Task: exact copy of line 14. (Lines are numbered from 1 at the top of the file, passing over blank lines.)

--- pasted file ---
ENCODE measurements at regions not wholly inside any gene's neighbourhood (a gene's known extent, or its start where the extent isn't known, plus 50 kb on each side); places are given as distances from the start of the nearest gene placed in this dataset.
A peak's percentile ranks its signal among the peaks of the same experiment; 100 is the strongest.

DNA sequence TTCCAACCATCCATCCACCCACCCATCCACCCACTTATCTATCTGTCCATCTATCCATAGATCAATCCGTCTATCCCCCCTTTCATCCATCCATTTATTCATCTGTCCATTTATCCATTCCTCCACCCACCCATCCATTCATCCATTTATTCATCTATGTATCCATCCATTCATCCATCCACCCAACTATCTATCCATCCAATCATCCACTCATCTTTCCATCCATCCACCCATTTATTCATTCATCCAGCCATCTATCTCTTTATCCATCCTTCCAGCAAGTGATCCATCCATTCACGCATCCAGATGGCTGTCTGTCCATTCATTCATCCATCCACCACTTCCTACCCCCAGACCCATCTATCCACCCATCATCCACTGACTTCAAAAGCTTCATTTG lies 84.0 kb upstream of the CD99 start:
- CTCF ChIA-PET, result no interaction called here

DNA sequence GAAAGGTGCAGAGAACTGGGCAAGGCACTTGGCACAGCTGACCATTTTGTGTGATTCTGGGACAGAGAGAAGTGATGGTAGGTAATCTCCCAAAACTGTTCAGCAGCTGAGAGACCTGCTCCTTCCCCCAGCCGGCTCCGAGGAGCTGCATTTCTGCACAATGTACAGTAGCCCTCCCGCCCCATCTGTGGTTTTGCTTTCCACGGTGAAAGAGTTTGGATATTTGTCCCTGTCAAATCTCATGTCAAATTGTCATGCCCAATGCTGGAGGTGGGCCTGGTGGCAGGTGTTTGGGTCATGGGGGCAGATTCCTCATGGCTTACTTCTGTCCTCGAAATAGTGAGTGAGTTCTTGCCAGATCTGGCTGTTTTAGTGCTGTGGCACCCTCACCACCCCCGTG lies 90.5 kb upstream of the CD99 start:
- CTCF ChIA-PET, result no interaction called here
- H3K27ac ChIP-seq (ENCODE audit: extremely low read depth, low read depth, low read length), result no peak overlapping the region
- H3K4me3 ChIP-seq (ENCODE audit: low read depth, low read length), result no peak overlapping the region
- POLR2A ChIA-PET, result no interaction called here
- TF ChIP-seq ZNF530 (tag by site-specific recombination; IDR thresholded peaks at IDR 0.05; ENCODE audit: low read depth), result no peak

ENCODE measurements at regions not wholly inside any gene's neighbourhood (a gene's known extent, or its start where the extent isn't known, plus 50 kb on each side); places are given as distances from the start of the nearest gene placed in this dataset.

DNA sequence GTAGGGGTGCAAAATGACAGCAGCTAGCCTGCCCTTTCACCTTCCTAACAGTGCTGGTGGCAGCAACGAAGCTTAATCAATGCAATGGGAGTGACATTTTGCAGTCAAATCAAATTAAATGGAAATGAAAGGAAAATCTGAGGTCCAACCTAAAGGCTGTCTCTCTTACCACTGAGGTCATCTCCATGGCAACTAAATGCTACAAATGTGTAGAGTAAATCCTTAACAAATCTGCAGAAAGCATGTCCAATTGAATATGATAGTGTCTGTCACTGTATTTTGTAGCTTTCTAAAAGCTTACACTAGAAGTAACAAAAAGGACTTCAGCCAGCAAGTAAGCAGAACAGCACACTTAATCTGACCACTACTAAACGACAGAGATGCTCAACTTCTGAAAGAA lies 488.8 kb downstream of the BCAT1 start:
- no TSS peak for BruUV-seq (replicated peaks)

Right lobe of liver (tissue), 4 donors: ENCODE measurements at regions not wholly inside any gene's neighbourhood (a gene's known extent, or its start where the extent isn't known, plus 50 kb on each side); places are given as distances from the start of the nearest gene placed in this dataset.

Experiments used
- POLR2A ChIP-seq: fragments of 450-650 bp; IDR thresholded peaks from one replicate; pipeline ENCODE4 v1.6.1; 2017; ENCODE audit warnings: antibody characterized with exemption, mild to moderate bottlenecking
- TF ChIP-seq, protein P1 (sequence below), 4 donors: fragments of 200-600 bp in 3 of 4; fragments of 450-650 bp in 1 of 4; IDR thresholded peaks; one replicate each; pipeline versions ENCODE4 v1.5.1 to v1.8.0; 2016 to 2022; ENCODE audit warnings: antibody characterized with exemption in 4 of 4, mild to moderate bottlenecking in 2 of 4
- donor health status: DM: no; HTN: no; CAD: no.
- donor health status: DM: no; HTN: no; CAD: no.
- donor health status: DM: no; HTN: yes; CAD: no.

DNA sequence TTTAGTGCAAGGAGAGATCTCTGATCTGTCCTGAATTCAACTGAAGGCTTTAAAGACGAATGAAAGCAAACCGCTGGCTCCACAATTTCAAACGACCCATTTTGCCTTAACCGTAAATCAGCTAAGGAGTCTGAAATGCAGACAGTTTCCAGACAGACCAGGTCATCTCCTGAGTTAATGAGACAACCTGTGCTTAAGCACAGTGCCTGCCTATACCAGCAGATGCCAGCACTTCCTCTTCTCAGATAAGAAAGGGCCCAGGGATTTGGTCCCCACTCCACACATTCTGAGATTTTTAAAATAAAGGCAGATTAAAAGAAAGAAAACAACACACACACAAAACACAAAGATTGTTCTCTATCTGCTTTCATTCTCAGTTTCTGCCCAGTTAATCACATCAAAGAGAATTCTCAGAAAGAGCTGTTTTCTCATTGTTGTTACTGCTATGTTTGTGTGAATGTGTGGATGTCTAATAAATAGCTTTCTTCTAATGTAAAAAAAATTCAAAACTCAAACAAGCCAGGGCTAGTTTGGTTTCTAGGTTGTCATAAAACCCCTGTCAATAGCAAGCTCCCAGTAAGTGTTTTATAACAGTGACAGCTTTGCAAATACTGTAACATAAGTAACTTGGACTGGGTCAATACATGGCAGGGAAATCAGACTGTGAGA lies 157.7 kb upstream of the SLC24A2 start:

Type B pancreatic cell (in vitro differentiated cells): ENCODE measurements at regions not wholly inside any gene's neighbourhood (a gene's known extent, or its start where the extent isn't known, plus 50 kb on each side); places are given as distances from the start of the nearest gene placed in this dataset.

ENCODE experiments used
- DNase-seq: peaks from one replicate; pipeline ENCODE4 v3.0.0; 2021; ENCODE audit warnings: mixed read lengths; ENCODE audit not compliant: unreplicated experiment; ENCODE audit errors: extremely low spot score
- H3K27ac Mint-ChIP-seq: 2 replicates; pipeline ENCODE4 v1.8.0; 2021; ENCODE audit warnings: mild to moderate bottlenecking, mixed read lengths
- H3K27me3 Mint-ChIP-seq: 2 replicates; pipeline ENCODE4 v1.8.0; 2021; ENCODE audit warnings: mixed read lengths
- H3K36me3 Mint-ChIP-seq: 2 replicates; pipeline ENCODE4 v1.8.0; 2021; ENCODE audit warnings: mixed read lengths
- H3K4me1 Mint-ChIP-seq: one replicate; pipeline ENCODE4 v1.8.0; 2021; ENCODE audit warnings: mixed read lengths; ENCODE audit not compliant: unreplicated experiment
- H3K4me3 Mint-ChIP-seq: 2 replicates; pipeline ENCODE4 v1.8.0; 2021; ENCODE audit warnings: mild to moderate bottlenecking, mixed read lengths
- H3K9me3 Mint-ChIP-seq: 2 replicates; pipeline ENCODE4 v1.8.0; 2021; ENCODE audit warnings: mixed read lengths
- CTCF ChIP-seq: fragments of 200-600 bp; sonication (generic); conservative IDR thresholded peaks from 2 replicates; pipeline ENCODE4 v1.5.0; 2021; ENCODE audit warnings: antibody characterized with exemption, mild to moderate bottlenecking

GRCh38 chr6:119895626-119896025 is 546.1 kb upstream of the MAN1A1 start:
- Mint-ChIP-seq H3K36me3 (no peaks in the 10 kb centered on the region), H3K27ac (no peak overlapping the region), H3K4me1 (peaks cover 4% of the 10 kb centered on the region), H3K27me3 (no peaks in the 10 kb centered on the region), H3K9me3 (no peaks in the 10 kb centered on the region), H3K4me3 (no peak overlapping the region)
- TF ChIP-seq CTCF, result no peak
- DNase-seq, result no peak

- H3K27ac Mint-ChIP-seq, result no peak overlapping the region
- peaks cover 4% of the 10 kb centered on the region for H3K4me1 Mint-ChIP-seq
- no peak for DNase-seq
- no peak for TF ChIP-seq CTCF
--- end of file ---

Right lobe of liver (tissue), 4 donors: ENCODE measurements at regions not wholly inside any gene's neighbourhood (a gene's known extent, or its start where the extent isn't known, plus 50 kb on each side); places are given as distances from the start of the nearest gene placed in this dataset.